|Subject: Boston Globe:
Lessons of East Timor
The lessons of East Timor
FROM AFGHANISTAN to the Balkans, the United Nations has been tasked with nation building in the aftermath of war and state failure. With today's transfer of sovereignty to East Timor's democratically elected government, the United Nations concludes its most ambitious and successful such effort.
Since Oct. 25, 1999, the United Nations Transitional Administration in East Timor has been mandated with preparing the former Portuguese colony and one-time Indonesian province for independence. It has been a unique undertaking with the UN exercising full governmental powers and sovereignty over a territory for the first time in its history.
The UN agency took over an utterly devastated country. Rampaging pro-Indonesia militias had torched 70 percent of East Timor's buildings and driven nearly half of its 800,000 people out of the country. East Timor had no civil servants, no policemen, no schools, no government records, and no economy.
Over the next 30 months, the UN provided security, rebuilt destroyed buildings, returned refugees to their homes, restarted an economy, and conducted two democratic elections. Building a government from the ground up, the UN created government ministries, established courts, developed a tax system, wrote laws, chose a currency, and even picked working languages. It recruited and trained 15,000 East Timorese civil servants. Internationally, the agency normalized East Timor's relations with Indonesia and negotiated an oil and gas treaty with Australia that will double East Timor's GNP.
In spite of its low starting point, East Timor was a comparatively easy case of nation building. Many of the factors contributing success - popular support, adequate resources, and a favorable international environment - are not present in other post conflict situations.
In most circumstances, conflict does not end with as clear-cut an outcome as in East Timor. This greatly complicates the creation of viable national governments. In Bosnia, for example, the parties signed up to the Dayton Peace Agreements grudgingly and cooperate with the international presence accordingly. In Afghanistan warlords frustrate the internationally supported interim government's efforts to extend its control beyond Kabul.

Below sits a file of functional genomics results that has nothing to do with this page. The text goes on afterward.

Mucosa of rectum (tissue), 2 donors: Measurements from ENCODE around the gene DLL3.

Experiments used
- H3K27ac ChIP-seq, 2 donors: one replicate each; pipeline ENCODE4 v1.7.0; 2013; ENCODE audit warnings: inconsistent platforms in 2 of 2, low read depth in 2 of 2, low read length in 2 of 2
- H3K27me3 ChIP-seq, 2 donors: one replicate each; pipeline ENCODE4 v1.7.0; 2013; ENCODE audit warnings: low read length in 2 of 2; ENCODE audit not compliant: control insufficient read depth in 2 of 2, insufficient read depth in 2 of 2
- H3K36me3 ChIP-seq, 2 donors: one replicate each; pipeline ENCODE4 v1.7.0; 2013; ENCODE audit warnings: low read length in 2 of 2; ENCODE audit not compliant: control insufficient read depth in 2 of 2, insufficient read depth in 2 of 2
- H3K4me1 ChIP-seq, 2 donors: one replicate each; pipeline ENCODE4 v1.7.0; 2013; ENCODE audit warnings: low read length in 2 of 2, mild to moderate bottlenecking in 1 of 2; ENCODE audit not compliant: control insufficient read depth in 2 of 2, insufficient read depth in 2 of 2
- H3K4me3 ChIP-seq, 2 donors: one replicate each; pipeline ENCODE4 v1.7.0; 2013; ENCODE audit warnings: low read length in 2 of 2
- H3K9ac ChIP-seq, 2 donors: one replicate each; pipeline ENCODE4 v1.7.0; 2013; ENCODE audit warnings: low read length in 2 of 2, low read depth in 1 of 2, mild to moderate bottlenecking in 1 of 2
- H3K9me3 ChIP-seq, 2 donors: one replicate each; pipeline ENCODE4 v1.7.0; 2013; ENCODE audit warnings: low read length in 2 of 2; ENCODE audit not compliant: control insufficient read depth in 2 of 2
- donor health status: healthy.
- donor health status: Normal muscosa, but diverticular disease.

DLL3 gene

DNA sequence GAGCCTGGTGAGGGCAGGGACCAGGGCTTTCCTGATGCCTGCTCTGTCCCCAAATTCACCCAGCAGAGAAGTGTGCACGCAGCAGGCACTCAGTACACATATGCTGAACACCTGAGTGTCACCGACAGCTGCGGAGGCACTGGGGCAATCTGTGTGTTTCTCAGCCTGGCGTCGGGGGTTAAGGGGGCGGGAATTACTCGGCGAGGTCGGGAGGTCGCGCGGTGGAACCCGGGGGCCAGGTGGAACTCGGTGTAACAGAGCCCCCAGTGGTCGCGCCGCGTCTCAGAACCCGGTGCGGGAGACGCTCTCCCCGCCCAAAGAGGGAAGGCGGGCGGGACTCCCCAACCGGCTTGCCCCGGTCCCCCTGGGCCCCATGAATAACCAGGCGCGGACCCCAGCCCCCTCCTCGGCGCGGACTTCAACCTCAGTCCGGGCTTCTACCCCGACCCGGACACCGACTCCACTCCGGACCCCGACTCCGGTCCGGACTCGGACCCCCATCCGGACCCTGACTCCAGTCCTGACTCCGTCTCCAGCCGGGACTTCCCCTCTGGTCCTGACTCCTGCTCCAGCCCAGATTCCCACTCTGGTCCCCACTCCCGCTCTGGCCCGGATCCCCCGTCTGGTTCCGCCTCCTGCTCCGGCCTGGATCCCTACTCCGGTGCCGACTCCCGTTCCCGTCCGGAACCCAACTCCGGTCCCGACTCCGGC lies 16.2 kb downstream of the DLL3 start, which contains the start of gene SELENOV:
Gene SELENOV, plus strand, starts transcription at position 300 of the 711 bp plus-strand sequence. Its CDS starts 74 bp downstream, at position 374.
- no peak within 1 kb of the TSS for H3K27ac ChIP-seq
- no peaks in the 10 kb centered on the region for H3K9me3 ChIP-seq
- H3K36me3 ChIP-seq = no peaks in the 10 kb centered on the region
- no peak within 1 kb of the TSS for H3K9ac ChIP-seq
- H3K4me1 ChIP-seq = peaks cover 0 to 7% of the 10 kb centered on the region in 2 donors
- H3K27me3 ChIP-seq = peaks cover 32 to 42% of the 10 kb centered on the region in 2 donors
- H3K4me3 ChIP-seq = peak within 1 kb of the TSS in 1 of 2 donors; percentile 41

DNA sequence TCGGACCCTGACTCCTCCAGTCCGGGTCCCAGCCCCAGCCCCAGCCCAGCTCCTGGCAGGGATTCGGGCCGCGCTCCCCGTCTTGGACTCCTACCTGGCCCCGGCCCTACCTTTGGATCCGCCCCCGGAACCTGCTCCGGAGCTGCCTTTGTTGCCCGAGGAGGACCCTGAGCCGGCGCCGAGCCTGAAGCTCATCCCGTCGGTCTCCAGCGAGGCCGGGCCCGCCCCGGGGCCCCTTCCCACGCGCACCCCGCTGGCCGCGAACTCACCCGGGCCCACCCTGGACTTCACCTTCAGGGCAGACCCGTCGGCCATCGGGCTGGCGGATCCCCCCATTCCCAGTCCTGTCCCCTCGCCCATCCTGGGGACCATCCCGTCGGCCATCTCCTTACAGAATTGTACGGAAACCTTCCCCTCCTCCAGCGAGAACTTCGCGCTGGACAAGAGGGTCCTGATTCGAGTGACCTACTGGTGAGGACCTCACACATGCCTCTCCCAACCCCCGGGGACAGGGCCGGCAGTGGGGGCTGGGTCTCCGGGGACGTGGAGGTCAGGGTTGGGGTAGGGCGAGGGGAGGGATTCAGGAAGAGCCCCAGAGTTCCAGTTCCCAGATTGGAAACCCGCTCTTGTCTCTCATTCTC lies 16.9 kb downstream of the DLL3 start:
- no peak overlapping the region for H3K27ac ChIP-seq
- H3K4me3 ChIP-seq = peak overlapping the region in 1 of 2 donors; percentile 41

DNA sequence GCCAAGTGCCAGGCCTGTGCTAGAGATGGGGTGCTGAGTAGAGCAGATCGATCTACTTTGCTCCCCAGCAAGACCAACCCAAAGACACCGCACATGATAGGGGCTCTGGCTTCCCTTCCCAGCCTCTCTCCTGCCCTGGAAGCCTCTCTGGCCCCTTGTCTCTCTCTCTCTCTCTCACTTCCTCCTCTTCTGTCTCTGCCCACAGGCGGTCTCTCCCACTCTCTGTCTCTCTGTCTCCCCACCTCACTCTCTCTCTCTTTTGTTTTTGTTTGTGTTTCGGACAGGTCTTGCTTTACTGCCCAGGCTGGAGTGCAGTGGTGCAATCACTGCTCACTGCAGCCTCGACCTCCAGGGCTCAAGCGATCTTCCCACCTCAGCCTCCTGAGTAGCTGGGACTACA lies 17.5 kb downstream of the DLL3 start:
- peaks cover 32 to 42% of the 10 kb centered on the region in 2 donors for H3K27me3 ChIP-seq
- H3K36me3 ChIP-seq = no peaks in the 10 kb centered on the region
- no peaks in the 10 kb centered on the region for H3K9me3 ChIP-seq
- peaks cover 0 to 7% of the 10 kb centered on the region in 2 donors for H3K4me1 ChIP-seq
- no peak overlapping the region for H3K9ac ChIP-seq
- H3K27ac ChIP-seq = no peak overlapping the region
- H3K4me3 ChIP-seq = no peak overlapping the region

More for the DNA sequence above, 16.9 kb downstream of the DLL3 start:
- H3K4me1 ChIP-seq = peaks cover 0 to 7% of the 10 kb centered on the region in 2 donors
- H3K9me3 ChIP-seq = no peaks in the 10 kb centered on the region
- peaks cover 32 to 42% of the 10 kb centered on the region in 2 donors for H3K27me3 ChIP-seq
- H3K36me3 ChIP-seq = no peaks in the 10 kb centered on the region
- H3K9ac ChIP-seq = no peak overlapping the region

Nation building requires money and people. The UN agency in East Timor had both, with a reconstruction budget equal to twice the nation's GNP and 10,000 international personnel to provide security and implement projects. As compared to the size of the country, this was a huge presence. A comparable level of effort in Afghanistan, for example, would entail a 200,000-person mission and expenditures in excess of $30 billion. The international community has been willing to make major commitments to small places, but many more people suffer in the big places.
International support is essential to nation building, but often hard to come by. Perhaps because of its strategic unimportance, the only thing most countries cared about East Timor was that the UN succeed. This enabled the mission to be organized in the most effective way, with the transitional administrator in charge of both the military and civilian components.